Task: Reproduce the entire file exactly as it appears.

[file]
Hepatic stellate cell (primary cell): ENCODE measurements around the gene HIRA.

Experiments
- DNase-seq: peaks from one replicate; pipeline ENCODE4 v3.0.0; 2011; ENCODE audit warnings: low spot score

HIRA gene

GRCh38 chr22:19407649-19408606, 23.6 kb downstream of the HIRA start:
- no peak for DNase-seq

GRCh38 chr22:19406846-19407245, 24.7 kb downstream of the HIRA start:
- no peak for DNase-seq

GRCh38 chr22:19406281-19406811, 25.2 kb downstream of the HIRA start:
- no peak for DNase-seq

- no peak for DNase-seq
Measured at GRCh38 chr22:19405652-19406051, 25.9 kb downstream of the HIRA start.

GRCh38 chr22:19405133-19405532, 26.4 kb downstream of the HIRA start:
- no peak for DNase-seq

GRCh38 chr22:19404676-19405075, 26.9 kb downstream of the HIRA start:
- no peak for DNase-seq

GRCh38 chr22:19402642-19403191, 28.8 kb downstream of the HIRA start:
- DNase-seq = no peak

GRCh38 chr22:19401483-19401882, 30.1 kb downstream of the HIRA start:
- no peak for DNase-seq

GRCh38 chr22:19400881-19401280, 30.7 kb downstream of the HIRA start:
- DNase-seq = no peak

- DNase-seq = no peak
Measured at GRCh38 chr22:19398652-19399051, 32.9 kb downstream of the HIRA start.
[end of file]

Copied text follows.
Hepatic stellate cell (primary cell): ENCODE measurements around the gene HIRA.

Experiments
- DNase-seq: peaks from one replicate; pipeline ENCODE4 v3.0.0; 2011; ENCODE audit warnings: low spot score

HIRA gene

GRCh38 chr22:19407649-19408606, 23.6 kb downstream of the HIRA start:
- no peak for DNase-seq

GRCh38 chr22:19406846-19407245, 24.7 kb downstream of the HIRA start:
- no peak for DNase-seq

GRCh38 chr22:19406281-19406811, 25.2 kb downstream of the HIRA start:
- no peak for DNase-seq

- no peak for DNase-seq
Measured at GRCh38 chr22:19405652-19406051, 25.9 kb downstream of the HIRA start.

GRCh38 chr22:19405133-19405532, 26.4 kb downstream of the HIRA start:
- no peak for DNase-seq

GRCh38 chr22:19404676-19405075, 26.9 kb downstream of the HIRA start:
- no peak for DNase-seq

GRCh38 chr22:19402642-19403191, 28.8 kb downstream of the HIRA start:
- DNase-seq = no peak

GRCh38 chr22:19401483-19401882, 30.1 kb downstream of the HIRA start:
- no peak for DNase-seq

GRCh38 chr22:19400881-19401280, 30.7 kb downstream of the HIRA start:
- DNase-seq = no peak

- DNase-seq = no peak
Measured at GRCh38 chr22:19398652-19399051, 32.9 kb downstream of the HIRA start.